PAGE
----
Activist Tommy Robinson's Orwellian Imprisonment
British right-leaning activist Tommy Robinson has been arrested and reportedly sentenced to 13 months in jail on charges of contempt of court. His initial violation was filming and reporting on a British case of accused child grooming gang members when all media reporting before the sentencing had been banned by decree of the government.
Stephen Christopher Yaxley-Lennon, who goes by the pseudonym “Tommy Robinson,” is considered “far right” by many of his fellow countrymen. An extremely vocal critic of the United Kingdom’s liberal immigration policy, he co-founded the English Defense League, a vehemently anti-Sharia organization. Various activist agencies and people, including a UK counter-terrorism police officer, have accused his rhetoric and hostility towards Islam of being a radicalizing force that contributes to terrorism. However, this standard is not applied to equally vocal critics of Christianity.
Robinson sought to cover what he saw as a growing trend of crimes and violence, particularly against children, and took video footage outside the court building of a highly contentious rape case. His Facebook Livestream was abruptly cut short when police officers arrested him on grounds of so-called “breach of peace.” According to an anonymous source who approached FOX News, Robinson had been sentenced to serve time in the Hull Prison, which is currently declining to answer the media’s questions concerning Robinson’s whereabouts, for contempt of court.
Last year, Robinson was arrested for a similar crime, attempting to video defendants outside a courthouse during a gang rape trial in Canterbury. His sentence was suspended, but he was warned that a repeat offense would lead to prison time, which the government has seemingly delivered on.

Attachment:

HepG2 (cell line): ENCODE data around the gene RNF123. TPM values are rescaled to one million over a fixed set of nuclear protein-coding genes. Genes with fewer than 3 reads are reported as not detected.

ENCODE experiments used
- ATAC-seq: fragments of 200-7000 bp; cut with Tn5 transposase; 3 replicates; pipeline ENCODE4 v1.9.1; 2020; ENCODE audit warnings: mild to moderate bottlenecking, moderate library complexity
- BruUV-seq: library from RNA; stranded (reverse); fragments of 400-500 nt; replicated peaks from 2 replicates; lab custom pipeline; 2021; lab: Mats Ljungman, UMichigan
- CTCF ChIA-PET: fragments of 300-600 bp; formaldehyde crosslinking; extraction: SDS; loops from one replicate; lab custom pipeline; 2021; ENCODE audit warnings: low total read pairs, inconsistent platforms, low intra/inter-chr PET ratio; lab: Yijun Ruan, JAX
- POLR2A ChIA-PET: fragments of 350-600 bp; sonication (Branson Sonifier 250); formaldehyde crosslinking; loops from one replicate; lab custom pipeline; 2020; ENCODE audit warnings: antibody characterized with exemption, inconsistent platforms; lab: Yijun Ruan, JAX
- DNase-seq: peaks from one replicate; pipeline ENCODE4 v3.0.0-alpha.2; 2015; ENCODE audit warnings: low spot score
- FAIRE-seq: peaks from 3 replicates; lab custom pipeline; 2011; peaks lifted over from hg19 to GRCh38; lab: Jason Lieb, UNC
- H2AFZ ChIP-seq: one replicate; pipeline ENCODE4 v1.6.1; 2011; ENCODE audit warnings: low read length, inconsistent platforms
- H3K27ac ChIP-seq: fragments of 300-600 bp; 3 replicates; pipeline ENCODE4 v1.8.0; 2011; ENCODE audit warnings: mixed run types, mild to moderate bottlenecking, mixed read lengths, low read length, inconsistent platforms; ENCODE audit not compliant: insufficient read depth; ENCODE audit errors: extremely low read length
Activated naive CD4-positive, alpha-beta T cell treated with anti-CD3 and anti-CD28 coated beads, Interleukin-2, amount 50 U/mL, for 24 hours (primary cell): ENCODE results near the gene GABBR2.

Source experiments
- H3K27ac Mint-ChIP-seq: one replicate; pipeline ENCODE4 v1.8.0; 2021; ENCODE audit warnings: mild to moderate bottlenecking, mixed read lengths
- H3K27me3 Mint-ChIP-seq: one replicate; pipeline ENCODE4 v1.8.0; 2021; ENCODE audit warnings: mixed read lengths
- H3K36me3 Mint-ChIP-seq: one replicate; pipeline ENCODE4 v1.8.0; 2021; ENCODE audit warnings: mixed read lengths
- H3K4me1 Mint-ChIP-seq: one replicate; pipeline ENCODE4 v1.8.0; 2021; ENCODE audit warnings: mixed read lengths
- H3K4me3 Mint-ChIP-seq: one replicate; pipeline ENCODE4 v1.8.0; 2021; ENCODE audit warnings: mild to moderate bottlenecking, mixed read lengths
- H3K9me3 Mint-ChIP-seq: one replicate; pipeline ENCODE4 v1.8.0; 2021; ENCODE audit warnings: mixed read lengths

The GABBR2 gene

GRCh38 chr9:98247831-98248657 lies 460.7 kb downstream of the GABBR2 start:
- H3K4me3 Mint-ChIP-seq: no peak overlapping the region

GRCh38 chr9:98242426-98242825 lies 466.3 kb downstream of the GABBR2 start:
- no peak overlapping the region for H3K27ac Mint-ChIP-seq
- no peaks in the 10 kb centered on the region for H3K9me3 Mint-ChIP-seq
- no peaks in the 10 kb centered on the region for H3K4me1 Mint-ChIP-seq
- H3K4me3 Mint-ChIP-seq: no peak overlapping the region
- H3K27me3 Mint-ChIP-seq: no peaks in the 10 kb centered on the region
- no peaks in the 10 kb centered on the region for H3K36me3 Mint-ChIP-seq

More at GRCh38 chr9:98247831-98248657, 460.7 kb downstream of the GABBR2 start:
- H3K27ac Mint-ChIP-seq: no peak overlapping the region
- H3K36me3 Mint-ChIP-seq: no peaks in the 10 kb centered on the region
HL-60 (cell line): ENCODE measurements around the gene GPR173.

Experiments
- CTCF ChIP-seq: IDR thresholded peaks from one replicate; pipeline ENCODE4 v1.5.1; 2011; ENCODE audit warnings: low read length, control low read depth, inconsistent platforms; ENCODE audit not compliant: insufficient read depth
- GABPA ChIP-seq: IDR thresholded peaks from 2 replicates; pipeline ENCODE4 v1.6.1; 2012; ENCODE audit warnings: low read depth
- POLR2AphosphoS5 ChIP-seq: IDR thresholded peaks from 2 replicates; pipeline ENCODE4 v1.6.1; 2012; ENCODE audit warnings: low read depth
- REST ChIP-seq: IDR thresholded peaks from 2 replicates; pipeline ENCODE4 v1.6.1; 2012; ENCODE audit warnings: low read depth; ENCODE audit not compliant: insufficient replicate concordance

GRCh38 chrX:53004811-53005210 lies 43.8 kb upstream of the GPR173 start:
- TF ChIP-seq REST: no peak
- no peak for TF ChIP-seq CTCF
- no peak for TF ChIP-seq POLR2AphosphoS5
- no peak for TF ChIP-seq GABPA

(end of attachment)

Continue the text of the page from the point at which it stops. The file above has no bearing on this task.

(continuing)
Such laws exist in the UK supposedly as not to bias the jury. The reasoning being that too much public fervor stirred up by the media would have an undue influence upon the jurors, and cause them to vote differently than if they were not exposed to media persuasion and merely confronted with both sides’ cases and evidence. Robinson’s case itself was put under media blackout by the UK Government for the same reason, but the gag order on his case was eventually removed a few days after news outlets The Independent and Leeds Live challenged it on grounds of it already being breached by their competitors.
Critics, however, state that such laws constitute suppression of the press and therefore free expression, and can be used to cover up abuses of the system, even if the gag orders are only temporary and can be legally challenged as seen in Robinson’s case. Right-wing political commentators, in particular, were quick to point out how such power, the ability to suppress media coverage of trials for any amount of time, can open the door to the unjust punishment of political dissidents. Even those who adamantly disagree with Robinson’s activism and beliefs generally believe he has a right to state them nonetheless.
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